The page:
Gov’t calls Yeonpyeong shelling a battle ‘victory’
“We have reviewed the incident ahead of the two-year anniversary and we came to the conclusion that our counterattack was a victory,” a senior Defense Ministry official told the JoongAng Ilbo.
Until now, the South Korean government had not used the word “victory” or “successful” in reference to the naval skirmish in 2010 between the two separated countries.
Along with the change, the commemoration ceremony of the victims will be organized by the Defense Ministry and the Ministry of Patriots and Veterans Affairs starting this year, instead of the Marine Corps, which has put together a relatively small-scale commemoration ceremony in the past.
Yeonpyeong Island was shelled by North Korea on Nov. 23, 2010, killing four people and injuring 19 others. The island is located near the so-called Northern Limit Line that was drawn up after the Korean War armistice in 1953 by the United Nations Command. The North, however, does not recognize it officially.
The Defense Ministry, meanwhile, decided to continue using the phrase “North’s provocative shelling of Yeonpyeong Island” to describe the naval skirmish.
It was then that North Korea attacked the island by firing 170 artillery shells and rockets. In response, the South Korean military returned artillery fire using 80 K-9 self-propelled artillery shells against Mu Island, where the North Korean artillery unit was located, 13 minutes after the North attacked.
According to unconfirmed reports, 10 North Korean soldiers were killed and 30 were injured.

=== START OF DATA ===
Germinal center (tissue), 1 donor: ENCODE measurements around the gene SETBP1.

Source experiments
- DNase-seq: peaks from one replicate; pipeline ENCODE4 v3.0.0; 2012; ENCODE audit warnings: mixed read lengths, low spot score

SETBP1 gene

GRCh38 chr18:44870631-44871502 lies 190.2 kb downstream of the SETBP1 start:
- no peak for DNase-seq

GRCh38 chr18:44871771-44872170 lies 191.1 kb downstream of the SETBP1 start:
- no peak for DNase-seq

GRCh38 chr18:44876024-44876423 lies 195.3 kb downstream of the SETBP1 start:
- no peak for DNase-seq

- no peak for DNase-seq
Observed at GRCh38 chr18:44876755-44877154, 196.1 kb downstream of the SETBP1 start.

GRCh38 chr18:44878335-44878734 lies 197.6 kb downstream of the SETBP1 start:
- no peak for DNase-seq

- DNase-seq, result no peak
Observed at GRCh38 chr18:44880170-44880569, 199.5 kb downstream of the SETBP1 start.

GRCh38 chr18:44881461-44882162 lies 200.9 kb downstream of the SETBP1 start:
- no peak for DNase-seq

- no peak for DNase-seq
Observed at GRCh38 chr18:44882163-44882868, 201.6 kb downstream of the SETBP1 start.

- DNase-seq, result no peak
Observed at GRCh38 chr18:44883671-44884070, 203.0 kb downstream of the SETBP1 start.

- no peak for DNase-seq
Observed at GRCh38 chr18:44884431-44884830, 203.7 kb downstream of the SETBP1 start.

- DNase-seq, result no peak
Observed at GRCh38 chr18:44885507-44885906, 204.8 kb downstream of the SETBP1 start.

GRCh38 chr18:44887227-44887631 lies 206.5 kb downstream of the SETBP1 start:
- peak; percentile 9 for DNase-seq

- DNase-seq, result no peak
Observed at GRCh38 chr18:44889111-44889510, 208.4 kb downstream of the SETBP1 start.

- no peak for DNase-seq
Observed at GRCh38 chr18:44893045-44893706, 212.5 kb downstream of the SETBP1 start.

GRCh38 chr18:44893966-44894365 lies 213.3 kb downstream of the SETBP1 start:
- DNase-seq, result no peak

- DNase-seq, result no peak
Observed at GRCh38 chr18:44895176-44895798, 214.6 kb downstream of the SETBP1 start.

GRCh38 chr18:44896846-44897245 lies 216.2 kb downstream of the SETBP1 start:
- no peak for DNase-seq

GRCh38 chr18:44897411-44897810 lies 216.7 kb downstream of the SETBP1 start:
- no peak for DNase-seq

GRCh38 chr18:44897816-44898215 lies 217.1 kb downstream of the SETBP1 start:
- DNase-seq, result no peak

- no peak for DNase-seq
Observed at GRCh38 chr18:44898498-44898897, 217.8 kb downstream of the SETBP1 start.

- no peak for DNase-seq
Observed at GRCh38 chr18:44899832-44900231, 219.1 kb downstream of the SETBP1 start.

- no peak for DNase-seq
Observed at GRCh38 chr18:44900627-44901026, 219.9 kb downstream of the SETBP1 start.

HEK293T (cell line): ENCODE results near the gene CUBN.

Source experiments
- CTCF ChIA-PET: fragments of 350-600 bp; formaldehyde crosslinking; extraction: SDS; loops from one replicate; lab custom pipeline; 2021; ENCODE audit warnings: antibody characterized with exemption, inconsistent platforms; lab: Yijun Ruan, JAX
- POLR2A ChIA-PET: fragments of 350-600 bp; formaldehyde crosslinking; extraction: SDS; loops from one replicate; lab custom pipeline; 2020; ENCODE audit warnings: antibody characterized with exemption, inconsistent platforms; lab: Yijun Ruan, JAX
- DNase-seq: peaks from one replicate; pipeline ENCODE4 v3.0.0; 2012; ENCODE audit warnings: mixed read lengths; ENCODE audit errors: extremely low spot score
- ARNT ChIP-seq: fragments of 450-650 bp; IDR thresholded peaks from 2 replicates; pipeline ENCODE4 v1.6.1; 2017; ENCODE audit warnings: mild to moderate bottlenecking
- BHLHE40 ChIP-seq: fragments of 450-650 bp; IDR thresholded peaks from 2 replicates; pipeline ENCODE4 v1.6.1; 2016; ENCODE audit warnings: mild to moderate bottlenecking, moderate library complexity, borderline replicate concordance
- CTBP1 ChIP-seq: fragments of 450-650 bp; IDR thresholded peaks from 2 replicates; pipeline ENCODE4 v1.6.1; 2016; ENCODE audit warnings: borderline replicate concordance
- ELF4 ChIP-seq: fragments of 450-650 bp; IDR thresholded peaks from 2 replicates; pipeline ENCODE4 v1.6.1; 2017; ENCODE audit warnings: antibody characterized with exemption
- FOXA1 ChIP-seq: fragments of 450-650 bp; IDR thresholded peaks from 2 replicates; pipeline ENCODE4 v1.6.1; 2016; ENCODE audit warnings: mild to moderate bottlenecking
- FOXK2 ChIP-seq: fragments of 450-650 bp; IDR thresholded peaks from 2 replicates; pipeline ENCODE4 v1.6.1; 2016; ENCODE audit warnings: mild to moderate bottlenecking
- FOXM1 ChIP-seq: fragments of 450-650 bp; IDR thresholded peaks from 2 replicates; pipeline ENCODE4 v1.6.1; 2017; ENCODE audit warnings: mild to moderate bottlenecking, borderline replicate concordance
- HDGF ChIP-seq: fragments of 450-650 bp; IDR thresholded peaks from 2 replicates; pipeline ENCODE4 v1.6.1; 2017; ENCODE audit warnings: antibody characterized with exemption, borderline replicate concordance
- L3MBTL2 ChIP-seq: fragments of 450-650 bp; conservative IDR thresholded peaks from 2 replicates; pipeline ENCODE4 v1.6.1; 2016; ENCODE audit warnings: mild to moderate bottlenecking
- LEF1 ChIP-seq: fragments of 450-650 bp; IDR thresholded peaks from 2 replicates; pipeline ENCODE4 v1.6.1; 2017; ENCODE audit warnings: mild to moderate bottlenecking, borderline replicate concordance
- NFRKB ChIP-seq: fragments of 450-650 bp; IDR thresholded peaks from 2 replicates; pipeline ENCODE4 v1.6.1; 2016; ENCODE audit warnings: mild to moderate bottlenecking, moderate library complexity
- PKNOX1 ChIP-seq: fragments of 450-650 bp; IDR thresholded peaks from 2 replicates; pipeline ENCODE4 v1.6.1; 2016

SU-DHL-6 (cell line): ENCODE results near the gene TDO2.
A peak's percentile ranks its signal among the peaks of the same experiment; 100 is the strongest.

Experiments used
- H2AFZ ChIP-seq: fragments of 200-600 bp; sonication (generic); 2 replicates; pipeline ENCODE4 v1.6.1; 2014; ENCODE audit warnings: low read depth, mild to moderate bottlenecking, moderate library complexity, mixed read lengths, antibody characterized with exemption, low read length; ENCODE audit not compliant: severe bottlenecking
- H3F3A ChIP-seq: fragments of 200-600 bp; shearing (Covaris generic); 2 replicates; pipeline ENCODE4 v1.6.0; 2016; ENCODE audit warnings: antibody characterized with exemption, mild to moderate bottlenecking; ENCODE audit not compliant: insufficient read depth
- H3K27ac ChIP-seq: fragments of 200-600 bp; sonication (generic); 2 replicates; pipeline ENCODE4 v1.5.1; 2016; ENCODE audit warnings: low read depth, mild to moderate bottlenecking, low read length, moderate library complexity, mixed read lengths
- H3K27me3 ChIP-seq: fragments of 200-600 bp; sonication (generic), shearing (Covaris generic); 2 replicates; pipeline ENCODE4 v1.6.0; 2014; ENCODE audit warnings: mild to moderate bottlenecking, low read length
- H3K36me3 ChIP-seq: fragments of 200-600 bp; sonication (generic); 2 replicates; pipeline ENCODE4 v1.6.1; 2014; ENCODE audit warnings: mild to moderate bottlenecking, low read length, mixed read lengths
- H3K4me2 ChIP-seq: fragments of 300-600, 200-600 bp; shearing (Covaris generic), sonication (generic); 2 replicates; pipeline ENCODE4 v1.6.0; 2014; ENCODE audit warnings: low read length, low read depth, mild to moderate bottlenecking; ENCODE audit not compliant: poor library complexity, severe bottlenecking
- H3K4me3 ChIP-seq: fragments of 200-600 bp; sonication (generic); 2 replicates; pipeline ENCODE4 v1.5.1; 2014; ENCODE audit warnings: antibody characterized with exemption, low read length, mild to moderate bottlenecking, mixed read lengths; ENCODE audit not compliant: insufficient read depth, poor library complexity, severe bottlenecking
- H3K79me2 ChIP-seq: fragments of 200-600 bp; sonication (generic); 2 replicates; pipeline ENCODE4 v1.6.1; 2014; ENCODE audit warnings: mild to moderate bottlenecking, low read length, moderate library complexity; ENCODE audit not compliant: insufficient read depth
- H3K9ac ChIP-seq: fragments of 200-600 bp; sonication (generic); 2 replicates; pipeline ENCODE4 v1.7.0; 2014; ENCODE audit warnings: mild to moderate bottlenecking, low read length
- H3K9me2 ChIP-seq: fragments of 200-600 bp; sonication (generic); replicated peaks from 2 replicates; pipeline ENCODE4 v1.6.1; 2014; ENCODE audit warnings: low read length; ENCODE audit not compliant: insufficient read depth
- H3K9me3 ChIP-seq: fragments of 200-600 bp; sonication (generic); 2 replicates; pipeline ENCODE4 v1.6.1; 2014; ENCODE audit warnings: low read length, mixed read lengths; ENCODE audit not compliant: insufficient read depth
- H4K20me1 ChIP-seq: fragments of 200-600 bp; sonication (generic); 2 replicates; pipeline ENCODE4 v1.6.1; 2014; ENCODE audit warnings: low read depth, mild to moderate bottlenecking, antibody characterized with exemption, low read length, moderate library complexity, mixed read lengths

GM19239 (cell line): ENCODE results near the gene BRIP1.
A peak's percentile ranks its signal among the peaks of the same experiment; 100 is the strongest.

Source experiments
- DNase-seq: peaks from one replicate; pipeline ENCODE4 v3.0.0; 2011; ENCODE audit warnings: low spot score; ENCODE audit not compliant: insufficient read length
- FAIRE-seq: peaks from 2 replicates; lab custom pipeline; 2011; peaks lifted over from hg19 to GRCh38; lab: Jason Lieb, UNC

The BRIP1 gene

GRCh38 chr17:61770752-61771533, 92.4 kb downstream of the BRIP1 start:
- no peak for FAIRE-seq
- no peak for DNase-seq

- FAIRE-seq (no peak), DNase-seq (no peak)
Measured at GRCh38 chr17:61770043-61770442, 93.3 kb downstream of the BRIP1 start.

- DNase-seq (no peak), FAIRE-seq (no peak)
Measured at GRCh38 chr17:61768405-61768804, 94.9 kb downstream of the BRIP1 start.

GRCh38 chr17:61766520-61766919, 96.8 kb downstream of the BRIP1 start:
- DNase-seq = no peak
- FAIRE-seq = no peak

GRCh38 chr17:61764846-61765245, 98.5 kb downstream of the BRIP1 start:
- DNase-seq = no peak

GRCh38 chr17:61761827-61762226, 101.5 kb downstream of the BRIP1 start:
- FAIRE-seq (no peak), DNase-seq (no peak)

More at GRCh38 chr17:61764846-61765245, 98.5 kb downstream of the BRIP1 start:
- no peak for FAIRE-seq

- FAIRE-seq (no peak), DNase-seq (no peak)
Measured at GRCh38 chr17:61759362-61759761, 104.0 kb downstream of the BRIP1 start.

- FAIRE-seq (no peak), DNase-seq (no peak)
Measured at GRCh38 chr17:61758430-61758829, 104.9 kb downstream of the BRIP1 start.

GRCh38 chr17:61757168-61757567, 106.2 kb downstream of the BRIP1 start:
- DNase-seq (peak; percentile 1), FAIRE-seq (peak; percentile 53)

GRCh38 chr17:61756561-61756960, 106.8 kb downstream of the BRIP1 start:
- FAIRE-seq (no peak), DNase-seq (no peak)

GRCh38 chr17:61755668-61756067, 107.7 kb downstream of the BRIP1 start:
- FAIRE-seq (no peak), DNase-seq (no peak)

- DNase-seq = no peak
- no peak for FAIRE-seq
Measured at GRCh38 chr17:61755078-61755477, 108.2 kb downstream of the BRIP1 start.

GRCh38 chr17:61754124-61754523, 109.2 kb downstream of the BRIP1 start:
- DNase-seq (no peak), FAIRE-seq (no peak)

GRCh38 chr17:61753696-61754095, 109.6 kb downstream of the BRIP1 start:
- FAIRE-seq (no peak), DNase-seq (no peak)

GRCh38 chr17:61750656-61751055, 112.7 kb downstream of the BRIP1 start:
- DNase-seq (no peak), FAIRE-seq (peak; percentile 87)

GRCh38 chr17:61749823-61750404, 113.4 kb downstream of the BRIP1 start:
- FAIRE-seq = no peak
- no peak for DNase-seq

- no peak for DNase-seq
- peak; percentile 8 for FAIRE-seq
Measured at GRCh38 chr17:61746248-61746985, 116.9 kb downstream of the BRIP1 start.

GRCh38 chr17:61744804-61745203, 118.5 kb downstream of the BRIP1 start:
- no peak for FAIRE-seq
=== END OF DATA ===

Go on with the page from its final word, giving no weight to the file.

Industry insiders note that one of the reasons why the Defense Ministry decided to define the battle a success after almost two years came after President Lee Myung-bak’s recent visit to Yeonpyeong Island.
After being briefed about the skirmish, President Lee is known to have told military officers that “Being here in person, I come to think that we [South Korea] counteracted well [against the North].”
He also said, “It’s our victory, [and the military should review and redefine] the Marine Corps’ reaction [to the attack].”
North Korea also believes the victory belongs to them.
In August, the North’s media reported that its leader, Kim Jong-un, inspected the artillery unit responsible for shelling Yeonpyeong Island on a small wooden boat and extolled the service members as heroes.
Though Pyongyang didn’t explicitly express its victory, South Korean experts on North Korean affairs say that the visit itself shows they believe they acted successfully in the skirmish.
By Jeong Yong-soo, Lee Eun-joo [firstname.lastname@example.org]